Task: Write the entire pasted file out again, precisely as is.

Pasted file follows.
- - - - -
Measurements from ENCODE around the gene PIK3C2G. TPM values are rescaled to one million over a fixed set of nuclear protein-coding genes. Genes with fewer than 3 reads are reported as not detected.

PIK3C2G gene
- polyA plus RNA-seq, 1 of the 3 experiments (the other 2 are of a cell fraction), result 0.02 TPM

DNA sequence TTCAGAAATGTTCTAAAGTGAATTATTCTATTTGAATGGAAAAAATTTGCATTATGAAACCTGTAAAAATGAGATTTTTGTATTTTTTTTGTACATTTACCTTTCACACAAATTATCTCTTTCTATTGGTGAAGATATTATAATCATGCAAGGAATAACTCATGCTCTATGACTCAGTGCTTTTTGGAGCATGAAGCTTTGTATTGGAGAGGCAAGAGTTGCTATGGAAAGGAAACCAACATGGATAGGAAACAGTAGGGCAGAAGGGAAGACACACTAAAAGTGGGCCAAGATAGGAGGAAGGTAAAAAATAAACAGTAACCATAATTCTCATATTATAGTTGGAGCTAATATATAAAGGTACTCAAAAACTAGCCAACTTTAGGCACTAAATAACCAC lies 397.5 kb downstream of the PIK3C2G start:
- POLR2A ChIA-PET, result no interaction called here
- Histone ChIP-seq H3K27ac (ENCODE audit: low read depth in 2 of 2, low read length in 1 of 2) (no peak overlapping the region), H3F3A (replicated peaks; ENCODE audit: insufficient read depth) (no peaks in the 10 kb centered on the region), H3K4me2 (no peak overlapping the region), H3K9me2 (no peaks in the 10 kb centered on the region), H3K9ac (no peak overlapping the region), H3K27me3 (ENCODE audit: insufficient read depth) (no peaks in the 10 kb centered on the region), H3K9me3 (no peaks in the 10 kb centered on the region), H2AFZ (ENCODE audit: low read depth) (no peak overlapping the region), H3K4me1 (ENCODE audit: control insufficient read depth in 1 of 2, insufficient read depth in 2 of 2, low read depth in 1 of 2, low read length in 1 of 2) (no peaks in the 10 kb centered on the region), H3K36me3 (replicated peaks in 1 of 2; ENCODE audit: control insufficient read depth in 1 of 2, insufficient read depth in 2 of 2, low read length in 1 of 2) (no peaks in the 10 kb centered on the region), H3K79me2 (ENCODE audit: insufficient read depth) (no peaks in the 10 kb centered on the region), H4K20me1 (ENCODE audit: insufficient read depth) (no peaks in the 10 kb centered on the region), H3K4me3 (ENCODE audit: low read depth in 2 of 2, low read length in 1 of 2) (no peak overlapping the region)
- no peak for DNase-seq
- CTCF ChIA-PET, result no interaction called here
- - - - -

Measurements from ENCODE around the gene PIK3C2G. TPM values are rescaled to one million over a fixed set of nuclear protein-coding genes. Genes with fewer than 3 reads are reported as not detected.

PIK3C2G gene
- polyA plus RNA-seq, 1 of the 3 experiments (the other 2 are of a cell fraction), result 0.02 TPM

DNA sequence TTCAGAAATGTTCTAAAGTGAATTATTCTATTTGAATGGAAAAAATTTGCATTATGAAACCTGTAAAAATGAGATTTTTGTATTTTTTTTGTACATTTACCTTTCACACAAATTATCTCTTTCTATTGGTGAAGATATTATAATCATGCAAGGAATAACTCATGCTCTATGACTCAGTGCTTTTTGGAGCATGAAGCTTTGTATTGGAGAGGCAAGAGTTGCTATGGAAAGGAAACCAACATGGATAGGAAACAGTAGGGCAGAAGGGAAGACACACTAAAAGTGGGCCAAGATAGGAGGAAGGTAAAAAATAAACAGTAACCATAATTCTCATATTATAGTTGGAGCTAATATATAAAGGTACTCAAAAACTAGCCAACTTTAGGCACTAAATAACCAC lies 397.5 kb downstream of the PIK3C2G start:
- POLR2A ChIA-PET, result no interaction called here
- Histone ChIP-seq H3K27ac (ENCODE audit: low read depth in 2 of 2, low read length in 1 of 2) (no peak overlapping the region), H3F3A (replicated peaks; ENCODE audit: insufficient read depth) (no peaks in the 10 kb centered on the region), H3K4me2 (no peak overlapping the region), H3K9me2 (no peaks in the 10 kb centered on the region), H3K9ac (no peak overlapping the region), H3K27me3 (ENCODE audit: insufficient read depth) (no peaks in the 10 kb centered on the region), H3K9me3 (no peaks in the 10 kb centered on the region), H2AFZ (ENCODE audit: low read depth) (no peak overlapping the region), H3K4me1 (ENCODE audit: control insufficient read depth in 1 of 2, insufficient read depth in 2 of 2, low read depth in 1 of 2, low read length in 1 of 2) (no peaks in the 10 kb centered on the region), H3K36me3 (replicated peaks in 1 of 2; ENCODE audit: control insufficient read depth in 1 of 2, insufficient read depth in 2 of 2, low read length in 1 of 2) (no peaks in the 10 kb centered on the region), H3K79me2 (ENCODE audit: insufficient read depth) (no peaks in the 10 kb centered on the region), H4K20me1 (ENCODE audit: insufficient read depth) (no peaks in the 10 kb centered on the region), H3K4me3 (ENCODE audit: low read depth in 2 of 2, low read length in 1 of 2) (no peak overlapping the region)
- no peak for DNase-seq
- CTCF ChIA-PET, result no interaction called here